|Abolitionism from a broad basis|
|Different positions in animal ethics and their common consequence|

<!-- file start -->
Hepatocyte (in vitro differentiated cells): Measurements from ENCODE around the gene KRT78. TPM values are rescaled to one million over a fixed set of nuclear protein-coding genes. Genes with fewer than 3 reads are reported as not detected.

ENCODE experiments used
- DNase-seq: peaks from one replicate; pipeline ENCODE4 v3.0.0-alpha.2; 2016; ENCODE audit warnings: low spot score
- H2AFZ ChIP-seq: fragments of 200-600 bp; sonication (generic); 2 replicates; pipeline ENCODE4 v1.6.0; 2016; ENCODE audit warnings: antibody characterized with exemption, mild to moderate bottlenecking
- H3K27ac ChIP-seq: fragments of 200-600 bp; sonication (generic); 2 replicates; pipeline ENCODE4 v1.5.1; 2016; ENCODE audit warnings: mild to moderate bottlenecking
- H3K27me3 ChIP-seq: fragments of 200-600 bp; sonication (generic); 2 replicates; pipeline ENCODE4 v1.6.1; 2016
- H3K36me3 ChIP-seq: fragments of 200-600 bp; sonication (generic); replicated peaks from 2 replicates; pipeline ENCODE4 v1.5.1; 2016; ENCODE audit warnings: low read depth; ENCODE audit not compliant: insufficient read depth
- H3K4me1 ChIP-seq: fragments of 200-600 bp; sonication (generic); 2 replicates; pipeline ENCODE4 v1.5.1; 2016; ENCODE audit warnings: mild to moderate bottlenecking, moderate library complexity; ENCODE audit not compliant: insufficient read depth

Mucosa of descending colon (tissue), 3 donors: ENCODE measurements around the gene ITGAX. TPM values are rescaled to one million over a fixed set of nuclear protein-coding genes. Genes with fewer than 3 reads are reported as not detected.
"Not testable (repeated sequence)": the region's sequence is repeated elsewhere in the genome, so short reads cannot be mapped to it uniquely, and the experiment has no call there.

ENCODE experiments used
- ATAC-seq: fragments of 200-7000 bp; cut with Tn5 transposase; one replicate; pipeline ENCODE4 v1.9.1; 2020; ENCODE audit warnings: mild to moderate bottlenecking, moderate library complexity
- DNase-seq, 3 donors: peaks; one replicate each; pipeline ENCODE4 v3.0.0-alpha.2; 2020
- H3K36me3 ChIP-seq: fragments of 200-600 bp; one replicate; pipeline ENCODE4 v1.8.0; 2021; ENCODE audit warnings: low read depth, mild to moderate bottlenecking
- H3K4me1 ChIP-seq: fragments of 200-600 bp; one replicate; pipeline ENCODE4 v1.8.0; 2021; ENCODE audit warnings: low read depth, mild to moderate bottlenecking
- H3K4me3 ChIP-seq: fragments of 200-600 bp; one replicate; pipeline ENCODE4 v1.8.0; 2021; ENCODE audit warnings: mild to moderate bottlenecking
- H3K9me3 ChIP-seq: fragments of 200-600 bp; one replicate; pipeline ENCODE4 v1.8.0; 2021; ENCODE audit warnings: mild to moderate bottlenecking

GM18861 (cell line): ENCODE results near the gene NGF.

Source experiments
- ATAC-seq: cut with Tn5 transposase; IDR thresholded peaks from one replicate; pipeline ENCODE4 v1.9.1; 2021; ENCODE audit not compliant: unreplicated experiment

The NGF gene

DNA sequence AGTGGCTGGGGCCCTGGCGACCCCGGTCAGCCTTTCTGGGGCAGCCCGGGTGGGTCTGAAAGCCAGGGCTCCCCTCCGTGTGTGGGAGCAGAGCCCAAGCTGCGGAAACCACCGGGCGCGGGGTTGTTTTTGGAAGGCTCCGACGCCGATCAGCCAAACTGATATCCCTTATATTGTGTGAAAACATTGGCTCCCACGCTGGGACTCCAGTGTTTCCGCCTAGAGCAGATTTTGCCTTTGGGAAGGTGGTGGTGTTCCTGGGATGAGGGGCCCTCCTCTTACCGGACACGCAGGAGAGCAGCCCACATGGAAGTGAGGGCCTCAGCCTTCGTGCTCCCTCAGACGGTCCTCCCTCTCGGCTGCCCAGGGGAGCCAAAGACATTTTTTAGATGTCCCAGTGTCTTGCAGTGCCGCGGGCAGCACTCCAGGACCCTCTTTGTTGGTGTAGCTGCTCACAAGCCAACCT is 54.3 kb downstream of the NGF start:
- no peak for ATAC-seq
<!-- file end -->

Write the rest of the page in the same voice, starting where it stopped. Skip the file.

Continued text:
There are few writers in animal ethics who explicitly endorse an abolitionist agenda, i.e. who claim that most or all human uses of nonhuman animals need to be abolished for ethical reasons. I will argue that this is partly because several authors do not properly follow through their own principles or do not sufficiently take into account relevant empirical facts. So the idea is that several important and much-debated positions in animal ethics do in fact have abolitionist implications, contrary to what their representatives say. I will try to show this for Singer`s utilitarianism, Nussbaum`s capability approach, Korsgaard`s Kantian account, and certain varieties of virtue and care ethics.